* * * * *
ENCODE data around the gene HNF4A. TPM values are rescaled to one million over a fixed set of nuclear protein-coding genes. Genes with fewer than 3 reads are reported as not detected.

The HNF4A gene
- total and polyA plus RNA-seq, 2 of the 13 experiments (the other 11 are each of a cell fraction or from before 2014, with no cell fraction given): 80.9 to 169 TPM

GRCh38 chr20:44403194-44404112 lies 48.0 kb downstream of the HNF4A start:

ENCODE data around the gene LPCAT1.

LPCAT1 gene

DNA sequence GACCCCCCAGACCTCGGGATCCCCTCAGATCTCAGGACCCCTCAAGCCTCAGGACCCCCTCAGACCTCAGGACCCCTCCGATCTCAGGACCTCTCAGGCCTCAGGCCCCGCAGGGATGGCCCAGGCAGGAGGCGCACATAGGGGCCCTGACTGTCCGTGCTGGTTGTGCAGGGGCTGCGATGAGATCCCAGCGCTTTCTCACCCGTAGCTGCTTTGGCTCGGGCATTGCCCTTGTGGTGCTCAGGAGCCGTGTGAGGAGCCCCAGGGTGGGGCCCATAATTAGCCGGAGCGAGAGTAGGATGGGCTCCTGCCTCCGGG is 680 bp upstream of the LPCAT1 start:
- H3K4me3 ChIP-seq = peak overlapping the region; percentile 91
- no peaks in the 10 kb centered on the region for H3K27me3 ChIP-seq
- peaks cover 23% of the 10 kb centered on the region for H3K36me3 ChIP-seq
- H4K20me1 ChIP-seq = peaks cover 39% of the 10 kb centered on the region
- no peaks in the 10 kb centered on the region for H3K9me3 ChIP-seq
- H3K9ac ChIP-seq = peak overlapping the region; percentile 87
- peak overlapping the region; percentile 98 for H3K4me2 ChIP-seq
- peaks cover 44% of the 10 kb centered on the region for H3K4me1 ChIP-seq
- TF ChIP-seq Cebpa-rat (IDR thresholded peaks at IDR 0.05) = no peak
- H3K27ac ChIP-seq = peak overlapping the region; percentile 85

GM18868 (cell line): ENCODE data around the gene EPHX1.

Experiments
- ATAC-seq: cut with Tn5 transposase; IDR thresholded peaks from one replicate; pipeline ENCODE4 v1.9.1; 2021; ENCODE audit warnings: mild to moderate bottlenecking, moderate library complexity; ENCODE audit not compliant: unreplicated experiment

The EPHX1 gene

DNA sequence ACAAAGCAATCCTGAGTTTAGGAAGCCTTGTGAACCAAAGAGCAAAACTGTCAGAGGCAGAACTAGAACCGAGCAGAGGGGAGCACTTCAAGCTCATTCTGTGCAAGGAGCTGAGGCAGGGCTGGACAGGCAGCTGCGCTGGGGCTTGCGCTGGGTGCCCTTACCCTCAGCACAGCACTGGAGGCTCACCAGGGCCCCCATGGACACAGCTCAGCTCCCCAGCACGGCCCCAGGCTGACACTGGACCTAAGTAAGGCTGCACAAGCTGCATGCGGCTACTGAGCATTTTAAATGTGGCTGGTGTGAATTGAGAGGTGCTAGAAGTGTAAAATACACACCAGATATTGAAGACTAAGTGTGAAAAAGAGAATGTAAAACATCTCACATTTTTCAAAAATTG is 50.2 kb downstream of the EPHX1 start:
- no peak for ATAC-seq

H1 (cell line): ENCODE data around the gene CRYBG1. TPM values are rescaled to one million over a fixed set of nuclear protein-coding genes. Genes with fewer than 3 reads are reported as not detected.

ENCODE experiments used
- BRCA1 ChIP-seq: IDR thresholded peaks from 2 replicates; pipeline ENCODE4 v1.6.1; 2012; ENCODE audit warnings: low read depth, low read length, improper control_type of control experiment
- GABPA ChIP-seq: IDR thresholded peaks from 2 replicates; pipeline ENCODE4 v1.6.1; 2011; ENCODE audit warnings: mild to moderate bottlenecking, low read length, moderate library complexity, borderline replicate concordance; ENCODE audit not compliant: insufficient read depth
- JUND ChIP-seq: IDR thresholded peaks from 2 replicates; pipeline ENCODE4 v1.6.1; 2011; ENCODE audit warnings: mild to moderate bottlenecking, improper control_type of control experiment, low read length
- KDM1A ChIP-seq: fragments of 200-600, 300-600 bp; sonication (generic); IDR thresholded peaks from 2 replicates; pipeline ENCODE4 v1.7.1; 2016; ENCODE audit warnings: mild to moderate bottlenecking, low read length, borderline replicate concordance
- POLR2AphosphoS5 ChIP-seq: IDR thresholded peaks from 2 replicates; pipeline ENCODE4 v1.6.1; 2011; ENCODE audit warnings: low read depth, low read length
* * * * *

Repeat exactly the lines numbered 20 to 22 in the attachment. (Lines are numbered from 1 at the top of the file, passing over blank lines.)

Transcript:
- ATAC-seq: cut with Tn5 transposase; IDR thresholded peaks from one replicate; pipeline ENCODE4 v1.9.1; 2021; ENCODE audit warnings: mild to moderate bottlenecking, moderate library complexity; ENCODE audit not compliant: unreplicated experiment

The EPHX1 gene

DNA sequence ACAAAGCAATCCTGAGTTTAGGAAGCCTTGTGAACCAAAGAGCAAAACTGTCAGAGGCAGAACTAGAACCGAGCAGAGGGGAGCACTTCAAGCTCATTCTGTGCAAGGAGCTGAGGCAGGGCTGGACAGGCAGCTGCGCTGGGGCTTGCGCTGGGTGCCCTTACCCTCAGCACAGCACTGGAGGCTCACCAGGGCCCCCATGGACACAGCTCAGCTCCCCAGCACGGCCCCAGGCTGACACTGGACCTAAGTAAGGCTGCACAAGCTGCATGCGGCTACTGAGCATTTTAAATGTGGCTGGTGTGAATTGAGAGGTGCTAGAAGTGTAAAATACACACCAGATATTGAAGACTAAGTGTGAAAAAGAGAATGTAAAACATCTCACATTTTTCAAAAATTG is 50.2 kb downstream of the EPHX1 start: